West Kentucky Leaders Form Regional Advocacy Coalition

It's the first time counties in the Green River Area Development District (GRADD) are joining together with one common goal in mind: improving the quality of life for their citizens.

Posted: Sep 23, 2020 10:47 PM

Community leaders in Western Kentucky are coming together in hopes of addressing issues plaguing part of the Bluegrass.

Mayors, judge executives and other city and county officials filled the room at Ballard Convention Center in Madisonville Wednesday for the inaugural Western Kentucky Coalition meeting.

It's the first time counties in the Green River Area Development District (GRADD) are joining together with one common goal in mind: improving the quality of life for their citizens.

"We've got 24 counties represented and hopefully all those counties and the cities within them will come together to work together to represent Western Kentucky," Hopkins County Judge Executive Jack Whitfield said.

Members said this new coalition will strive to bring the most pressing issues each community faces to the forefront, including infrastructure, healthcare and education.

"We are very limited in Western Kentucky, most of the cities have decent access, but once you get out of the city limits, out in the county, there's very limited broadband access," Judge Whitfield said. "So I think that's one thing we'll be looking to get support for, is to increase that access."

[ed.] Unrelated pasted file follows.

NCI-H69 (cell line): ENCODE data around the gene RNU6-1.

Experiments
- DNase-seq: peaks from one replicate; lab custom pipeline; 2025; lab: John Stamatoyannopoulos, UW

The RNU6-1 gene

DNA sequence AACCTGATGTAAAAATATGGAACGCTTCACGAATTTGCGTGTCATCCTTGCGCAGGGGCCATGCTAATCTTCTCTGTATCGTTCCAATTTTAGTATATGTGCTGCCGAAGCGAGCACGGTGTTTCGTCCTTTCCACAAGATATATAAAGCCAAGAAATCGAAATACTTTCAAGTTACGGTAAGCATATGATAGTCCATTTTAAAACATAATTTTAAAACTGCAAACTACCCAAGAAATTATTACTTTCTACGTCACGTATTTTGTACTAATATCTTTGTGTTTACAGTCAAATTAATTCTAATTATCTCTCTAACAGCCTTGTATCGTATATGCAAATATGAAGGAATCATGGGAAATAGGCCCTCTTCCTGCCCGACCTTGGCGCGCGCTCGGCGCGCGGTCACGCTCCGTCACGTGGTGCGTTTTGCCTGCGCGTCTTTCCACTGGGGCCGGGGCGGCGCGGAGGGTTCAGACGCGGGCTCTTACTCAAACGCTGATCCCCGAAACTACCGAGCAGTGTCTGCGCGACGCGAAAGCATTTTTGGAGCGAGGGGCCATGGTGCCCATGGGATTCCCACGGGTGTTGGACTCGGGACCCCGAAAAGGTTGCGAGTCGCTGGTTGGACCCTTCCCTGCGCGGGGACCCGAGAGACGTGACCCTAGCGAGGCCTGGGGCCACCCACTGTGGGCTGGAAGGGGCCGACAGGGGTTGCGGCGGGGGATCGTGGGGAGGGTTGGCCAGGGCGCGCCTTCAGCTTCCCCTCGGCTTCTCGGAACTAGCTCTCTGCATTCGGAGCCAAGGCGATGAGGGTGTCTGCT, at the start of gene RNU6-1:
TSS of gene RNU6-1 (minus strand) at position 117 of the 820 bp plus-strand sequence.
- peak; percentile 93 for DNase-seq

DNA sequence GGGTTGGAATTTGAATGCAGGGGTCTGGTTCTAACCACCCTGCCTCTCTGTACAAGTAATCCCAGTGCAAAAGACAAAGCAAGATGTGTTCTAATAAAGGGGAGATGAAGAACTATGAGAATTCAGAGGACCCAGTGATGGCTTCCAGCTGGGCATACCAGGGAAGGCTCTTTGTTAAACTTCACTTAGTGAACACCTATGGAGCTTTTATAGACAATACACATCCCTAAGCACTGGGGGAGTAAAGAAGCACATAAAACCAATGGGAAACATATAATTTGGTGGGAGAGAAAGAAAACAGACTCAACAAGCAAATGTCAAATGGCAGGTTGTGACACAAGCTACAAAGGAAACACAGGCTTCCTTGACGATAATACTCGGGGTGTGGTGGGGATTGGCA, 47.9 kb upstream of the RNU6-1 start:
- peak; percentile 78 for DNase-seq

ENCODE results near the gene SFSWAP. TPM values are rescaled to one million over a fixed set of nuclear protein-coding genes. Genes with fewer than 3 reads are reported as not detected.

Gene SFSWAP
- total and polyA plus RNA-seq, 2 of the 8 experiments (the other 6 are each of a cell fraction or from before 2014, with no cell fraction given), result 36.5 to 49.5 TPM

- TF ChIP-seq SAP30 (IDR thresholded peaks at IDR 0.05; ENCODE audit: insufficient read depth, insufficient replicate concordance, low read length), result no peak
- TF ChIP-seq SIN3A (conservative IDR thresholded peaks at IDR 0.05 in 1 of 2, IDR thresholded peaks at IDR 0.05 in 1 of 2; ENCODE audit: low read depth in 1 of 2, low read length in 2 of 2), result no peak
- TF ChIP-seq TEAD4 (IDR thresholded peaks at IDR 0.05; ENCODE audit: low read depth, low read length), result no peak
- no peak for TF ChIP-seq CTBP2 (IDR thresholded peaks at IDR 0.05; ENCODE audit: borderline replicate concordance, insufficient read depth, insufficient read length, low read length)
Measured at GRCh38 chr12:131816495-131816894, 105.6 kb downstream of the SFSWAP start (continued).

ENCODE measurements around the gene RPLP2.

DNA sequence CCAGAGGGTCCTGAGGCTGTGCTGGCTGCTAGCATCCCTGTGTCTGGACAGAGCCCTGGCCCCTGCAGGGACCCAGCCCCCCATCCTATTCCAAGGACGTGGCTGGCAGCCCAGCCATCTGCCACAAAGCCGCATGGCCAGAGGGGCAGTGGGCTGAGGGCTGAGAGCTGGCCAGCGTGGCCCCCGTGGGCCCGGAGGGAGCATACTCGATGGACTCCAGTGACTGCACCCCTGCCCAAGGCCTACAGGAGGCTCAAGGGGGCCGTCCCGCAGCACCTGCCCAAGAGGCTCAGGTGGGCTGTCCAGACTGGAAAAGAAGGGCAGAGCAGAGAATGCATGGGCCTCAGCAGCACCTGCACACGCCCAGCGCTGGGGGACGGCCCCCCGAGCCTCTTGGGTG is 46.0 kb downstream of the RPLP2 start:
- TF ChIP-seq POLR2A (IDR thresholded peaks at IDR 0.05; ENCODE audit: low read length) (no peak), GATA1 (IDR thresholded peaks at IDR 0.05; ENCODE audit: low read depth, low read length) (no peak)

One of the main focuses for the coalition moving forward: forming a collective voice on the region's issues to make a larger political impact.

"We have noticed in the past our fellow citizens in Eastern Kentucky do a really good job of being in lockstep when it comes to their big issues; they go to Frankfurt and D.C. of one mind, same with folks in Northern Kentucky and they tend to make a lot of progress," said Brad Schneider, Henderson County judge executive. "We haven't been as good about that here in West Kentucky for whatever reason, so we're going to try and improve this with that."

Members hope this more organized representation will give them a better chance of being heard during the next legislative session when it resumes in Frankfurt in January. 

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